“You’re gonna need new ideas and youthful ideas and youthful energy to grind through this, because it’s going to take us a while.” He nods when discussing the panel itself. “I didn’t want to get someone because of who they were, or that they had years of experience, I wanted to get people who genuinely understand and care for the future of this industry in it’s current state.”

“But it’s not tokenism with ADAPT, its authenticity.”

Having driven a stake into the heart of some of the prejudice within the industry over the years through the Warped Tour, Kevin becomes vigilant in describing this is not a conference designed to fill the pockets of white male company executives, but also confront some of the most important social justice issues that have erupted in the last ten months. “”My production staff on the Warped Tour was always predominantly women.” He reflects. “When I started in the 80’s one of the first things, I noticed was that there was a lack of women in the live industry. I worked harder than ever then so that I could be in control of my own events and bring more women on board. But it wasn’t straight forward.” Fast forward almost three decades later and another aspect of the industry remains unsettling for Kevin. In the face of the Black Lives Matter social movement it because more apparent than ever that there was lack of diversity within the industry’s live workings, and then a letter came.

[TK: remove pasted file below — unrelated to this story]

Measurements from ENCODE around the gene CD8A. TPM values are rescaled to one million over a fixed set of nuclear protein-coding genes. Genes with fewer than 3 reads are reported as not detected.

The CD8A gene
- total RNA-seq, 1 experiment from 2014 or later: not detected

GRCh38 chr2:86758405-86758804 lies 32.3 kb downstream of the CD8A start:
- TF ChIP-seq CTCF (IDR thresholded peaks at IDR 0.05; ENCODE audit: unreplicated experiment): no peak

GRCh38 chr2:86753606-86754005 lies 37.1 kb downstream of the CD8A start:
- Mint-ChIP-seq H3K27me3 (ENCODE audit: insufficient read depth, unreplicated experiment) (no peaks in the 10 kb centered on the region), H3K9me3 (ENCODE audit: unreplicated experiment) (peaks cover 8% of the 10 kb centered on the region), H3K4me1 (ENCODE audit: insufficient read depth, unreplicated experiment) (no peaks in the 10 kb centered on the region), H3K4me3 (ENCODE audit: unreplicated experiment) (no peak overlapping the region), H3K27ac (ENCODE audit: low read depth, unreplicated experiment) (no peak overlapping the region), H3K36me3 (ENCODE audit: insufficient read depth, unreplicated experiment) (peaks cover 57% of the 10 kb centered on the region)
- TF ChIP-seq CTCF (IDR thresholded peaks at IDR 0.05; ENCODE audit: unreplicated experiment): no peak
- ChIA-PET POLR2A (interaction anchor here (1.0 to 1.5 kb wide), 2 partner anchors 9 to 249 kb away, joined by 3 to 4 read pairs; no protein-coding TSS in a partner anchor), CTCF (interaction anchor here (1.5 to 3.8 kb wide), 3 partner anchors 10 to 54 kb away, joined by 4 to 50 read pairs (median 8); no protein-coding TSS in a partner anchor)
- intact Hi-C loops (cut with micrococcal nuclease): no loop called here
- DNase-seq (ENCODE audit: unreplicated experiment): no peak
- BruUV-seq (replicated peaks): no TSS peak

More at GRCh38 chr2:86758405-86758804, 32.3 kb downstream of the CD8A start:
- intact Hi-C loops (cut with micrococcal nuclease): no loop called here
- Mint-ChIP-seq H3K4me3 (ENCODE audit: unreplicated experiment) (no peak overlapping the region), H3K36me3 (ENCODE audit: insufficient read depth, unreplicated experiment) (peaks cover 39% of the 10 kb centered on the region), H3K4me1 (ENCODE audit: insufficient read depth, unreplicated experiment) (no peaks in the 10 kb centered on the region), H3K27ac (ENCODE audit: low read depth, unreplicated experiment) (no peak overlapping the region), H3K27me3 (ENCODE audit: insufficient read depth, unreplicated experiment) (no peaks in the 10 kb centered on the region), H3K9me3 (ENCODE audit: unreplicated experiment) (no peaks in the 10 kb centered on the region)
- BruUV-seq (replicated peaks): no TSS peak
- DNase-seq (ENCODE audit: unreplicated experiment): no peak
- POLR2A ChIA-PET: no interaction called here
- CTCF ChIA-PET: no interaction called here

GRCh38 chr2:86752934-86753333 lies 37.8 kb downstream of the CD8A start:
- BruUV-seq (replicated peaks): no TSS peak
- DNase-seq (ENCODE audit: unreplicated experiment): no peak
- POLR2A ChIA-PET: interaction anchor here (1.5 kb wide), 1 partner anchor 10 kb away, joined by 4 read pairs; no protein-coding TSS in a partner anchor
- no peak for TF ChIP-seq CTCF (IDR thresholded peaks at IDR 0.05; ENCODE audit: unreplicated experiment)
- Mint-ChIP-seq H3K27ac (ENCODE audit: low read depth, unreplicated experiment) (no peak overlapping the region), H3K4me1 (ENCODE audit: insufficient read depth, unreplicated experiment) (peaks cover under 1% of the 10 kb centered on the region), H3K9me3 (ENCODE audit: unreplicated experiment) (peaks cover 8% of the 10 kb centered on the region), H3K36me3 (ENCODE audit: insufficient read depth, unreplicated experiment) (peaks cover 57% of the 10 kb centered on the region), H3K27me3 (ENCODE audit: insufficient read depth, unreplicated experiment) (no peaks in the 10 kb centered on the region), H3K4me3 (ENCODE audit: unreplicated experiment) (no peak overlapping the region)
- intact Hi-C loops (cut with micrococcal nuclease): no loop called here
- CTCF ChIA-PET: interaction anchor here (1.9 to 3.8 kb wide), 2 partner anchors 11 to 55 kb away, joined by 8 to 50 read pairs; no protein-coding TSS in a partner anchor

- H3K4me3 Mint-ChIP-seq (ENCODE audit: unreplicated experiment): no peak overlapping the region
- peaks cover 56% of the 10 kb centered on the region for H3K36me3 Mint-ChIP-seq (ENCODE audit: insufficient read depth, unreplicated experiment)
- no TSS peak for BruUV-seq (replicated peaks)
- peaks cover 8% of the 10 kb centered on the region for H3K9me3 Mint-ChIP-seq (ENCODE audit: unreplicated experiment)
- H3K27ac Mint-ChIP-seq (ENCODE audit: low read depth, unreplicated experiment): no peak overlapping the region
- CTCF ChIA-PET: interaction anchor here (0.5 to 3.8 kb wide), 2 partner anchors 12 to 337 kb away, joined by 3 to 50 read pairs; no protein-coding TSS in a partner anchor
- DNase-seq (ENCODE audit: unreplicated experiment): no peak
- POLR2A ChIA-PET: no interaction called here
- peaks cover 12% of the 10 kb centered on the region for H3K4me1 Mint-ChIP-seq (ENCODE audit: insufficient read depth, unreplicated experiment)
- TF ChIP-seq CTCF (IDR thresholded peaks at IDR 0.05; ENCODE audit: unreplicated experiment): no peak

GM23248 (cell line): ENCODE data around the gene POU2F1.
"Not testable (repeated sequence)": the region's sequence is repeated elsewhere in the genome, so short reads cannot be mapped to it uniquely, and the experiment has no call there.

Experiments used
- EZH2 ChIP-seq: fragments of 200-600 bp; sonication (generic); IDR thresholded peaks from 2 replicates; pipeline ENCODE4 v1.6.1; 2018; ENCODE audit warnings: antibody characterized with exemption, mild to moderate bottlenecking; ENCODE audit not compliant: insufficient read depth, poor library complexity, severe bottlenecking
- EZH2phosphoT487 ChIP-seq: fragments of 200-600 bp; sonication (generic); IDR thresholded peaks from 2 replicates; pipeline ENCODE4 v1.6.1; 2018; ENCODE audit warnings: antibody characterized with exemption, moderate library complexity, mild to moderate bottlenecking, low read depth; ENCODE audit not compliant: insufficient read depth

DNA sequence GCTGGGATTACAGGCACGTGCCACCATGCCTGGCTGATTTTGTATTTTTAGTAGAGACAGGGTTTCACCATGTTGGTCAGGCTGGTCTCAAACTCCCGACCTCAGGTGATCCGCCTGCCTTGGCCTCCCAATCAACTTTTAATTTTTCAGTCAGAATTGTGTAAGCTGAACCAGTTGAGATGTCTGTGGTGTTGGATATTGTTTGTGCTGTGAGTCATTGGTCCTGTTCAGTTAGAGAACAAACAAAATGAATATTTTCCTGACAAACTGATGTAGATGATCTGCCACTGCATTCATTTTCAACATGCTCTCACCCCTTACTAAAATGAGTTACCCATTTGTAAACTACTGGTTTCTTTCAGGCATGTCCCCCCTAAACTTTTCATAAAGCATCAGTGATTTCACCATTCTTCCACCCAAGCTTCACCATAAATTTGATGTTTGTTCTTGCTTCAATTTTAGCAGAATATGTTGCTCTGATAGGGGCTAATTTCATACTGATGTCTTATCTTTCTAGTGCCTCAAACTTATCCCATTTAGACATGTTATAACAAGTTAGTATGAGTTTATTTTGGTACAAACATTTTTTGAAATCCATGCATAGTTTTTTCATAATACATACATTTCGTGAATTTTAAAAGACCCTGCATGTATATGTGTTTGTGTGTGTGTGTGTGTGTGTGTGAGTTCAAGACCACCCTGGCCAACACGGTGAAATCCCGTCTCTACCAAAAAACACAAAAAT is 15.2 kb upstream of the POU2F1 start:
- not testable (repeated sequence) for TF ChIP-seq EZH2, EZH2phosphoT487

The letter addressed to Lyman was from none other than Jerome Crooks, a once stage runner who had worked under Lyman during the Lollapalooza festivals, and now with the ADAPT conference wanted to bring forward more change. Now one of the biggest stage managers in the world, Jerome brings his project, Diversify, to ADAPT. But Lyman knows that this isn’t a quick fix.

“”As the BLM movement showed us this summer you just can’t fix things overnight.  I said, it’s not something you do overnight, it’s something you have to start now with, it’s going to take five or 10 years. But it’s not tokenism with ADAPT, its authenticity.”

“We can figure this out, we can be fair, we can be equitable, because without every piece of this business it’s going to be lost.”

Since the beginning of March streaming platform Twitch saw 1.645 billion hours of streaming per day. At the same time the shut down of the live industry is due to have cost us not only our venues, livelihoods and careers, but over $10bn in sponsorships, and by the time this article has been read over a third of industry personnel would have lost their jobs. But the trends of music consumption within our industry are changing, and for Lyman he see’s this as a potential positive, about how this change could reinstate power to the artist, to the fan, and to the independents.

“I think we’re all looking at each other and going, you know what, we can be civil to each other.” Concludes Lyman when asked about the future of the gatekeeping side of the industry and the new future being presented to us. “We can figure this out, we can be fair, we can be equitable, because without every piece of this business it’s going to be lost.”